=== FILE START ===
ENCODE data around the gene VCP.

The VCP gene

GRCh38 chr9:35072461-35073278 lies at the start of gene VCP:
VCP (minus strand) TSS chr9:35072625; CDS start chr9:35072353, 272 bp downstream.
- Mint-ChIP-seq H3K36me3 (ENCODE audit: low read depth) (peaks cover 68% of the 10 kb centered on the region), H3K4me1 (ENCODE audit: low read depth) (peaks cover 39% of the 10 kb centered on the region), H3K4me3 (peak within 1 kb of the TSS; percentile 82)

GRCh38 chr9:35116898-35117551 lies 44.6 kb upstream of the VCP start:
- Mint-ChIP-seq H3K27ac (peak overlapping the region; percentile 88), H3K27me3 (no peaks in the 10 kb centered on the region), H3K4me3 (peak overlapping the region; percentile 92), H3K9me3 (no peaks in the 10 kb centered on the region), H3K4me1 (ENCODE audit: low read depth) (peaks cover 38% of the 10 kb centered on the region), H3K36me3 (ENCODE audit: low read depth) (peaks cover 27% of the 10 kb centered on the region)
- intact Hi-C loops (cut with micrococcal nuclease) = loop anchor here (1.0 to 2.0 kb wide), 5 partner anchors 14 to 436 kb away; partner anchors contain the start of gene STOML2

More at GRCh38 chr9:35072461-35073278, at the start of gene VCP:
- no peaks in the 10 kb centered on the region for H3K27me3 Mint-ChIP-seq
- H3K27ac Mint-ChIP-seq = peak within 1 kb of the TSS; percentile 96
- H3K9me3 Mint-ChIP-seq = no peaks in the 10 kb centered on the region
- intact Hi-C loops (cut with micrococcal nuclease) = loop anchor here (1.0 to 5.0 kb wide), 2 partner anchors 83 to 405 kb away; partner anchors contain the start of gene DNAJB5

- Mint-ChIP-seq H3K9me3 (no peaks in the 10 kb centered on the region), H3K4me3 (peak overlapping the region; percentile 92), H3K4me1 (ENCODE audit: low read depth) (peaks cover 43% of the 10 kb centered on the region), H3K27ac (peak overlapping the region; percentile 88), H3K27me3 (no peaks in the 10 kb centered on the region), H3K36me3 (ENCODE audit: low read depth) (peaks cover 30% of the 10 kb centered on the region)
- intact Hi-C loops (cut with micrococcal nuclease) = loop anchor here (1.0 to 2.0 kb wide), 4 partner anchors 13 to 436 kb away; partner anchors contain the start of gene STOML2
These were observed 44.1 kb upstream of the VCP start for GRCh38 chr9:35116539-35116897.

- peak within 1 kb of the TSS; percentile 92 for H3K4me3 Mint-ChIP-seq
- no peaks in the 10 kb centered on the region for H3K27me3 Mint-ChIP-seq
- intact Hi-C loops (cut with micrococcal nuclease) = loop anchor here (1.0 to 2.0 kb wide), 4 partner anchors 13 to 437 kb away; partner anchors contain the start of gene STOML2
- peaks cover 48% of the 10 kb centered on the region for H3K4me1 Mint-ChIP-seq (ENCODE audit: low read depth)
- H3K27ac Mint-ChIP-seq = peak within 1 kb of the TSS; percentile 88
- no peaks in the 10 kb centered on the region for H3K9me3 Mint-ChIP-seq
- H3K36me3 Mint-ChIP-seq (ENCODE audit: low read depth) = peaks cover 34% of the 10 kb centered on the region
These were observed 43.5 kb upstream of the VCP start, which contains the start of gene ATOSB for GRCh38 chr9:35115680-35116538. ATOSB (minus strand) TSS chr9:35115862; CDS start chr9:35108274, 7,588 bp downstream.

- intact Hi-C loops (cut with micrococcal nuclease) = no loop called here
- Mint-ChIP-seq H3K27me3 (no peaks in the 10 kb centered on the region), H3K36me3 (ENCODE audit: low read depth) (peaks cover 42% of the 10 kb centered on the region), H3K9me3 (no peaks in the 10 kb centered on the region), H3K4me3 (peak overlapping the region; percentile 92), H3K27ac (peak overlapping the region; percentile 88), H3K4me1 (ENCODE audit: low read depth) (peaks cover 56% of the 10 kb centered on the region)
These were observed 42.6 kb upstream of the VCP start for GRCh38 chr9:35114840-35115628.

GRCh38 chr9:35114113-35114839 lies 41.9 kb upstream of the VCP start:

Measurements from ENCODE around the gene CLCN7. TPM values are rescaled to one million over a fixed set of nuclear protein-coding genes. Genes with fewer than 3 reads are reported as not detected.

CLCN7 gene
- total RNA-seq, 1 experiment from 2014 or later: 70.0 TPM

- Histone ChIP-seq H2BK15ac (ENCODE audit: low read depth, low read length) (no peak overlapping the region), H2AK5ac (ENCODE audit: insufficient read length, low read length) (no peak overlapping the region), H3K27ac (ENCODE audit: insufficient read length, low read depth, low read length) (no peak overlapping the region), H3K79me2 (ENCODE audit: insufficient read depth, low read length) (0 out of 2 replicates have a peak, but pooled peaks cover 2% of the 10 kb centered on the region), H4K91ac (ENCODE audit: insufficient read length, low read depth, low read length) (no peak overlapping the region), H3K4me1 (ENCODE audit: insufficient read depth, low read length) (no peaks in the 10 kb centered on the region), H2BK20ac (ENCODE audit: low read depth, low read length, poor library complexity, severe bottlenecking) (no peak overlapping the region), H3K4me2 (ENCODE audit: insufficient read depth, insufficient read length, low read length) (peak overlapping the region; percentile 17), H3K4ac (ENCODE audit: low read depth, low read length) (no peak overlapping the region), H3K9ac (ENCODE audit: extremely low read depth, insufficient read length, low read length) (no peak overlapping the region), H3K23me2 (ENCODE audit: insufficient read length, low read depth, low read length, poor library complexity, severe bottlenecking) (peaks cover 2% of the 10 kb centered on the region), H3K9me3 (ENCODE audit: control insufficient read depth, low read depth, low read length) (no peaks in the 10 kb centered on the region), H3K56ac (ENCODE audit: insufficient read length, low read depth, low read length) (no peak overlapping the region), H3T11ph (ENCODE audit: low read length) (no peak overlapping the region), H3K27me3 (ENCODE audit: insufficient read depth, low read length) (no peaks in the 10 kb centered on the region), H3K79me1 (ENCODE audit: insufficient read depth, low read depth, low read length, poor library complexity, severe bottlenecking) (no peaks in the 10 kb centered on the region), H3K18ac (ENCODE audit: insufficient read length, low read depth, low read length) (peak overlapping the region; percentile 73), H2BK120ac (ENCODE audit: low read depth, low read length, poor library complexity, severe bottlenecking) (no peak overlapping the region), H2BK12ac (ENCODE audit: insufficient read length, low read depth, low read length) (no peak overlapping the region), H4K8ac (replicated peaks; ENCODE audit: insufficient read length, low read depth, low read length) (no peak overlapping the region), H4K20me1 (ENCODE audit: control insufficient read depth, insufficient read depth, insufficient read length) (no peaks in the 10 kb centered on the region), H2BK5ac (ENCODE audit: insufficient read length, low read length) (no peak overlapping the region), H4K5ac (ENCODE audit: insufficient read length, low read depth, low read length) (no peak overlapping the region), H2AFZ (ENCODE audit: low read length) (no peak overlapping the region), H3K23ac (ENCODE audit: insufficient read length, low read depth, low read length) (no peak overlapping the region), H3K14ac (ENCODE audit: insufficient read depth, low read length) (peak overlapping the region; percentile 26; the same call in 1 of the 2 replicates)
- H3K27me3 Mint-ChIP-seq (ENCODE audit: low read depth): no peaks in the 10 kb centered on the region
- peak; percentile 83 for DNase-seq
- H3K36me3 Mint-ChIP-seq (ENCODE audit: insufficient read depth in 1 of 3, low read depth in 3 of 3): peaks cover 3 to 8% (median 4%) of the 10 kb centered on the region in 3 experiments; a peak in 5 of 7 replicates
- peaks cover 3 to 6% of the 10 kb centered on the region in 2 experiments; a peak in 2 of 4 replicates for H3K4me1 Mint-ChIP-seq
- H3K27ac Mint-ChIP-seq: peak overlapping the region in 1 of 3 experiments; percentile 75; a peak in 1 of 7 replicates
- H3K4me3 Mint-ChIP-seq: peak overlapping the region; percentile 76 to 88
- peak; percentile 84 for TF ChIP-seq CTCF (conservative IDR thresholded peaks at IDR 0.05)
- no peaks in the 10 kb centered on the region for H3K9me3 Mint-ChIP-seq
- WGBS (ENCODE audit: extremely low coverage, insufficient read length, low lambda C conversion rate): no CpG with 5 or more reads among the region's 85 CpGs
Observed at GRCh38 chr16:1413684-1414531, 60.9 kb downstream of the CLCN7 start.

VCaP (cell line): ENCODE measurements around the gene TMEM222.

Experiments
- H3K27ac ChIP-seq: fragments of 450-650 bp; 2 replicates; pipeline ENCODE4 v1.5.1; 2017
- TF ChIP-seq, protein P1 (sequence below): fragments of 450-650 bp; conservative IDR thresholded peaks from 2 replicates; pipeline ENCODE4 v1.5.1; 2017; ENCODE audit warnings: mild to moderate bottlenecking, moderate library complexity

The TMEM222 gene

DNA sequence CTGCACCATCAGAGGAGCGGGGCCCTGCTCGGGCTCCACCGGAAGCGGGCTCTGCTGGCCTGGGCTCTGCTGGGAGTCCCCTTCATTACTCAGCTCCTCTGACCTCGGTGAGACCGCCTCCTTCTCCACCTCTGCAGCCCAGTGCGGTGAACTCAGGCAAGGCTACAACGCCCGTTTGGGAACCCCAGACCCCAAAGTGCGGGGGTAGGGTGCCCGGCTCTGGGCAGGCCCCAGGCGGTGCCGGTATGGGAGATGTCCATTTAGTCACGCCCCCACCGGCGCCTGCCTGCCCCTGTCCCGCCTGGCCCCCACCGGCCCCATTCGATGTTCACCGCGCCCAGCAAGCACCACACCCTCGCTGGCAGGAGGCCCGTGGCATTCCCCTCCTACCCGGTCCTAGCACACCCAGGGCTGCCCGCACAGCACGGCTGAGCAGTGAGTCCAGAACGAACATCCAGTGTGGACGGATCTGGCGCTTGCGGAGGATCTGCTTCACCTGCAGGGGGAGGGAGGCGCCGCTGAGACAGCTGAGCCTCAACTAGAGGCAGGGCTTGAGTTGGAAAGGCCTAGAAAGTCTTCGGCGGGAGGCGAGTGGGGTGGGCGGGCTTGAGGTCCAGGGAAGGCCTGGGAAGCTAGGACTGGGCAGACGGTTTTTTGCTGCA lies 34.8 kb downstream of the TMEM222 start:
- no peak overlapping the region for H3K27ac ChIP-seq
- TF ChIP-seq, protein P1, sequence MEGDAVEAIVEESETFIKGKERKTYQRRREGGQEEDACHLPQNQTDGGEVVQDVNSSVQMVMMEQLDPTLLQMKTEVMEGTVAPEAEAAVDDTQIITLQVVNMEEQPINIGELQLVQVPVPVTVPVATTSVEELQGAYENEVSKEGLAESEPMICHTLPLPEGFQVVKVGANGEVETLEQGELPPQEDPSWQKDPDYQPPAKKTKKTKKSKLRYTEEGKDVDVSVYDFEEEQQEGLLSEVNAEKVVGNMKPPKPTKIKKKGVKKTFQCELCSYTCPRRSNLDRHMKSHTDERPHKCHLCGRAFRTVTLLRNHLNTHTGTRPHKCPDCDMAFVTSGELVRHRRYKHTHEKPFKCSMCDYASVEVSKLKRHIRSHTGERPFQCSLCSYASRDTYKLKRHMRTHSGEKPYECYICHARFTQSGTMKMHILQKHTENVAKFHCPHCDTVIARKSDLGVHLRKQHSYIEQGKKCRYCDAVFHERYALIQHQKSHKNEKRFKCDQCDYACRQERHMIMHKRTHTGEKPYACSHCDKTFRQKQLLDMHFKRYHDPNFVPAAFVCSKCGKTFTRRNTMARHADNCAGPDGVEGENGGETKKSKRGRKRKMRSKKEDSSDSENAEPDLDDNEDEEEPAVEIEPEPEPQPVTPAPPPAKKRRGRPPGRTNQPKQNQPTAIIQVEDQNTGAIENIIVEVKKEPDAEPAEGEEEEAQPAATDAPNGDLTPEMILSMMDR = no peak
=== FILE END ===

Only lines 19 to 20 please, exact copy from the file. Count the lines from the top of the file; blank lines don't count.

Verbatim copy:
- intact Hi-C loops (cut with micrococcal nuclease) = loop anchor here (1.0 to 2.0 kb wide), 4 partner anchors 13 to 437 kb away; partner anchors contain the start of gene STOML2
- peaks cover 48% of the 10 kb centered on the region for H3K4me1 Mint-ChIP-seq (ENCODE audit: low read depth)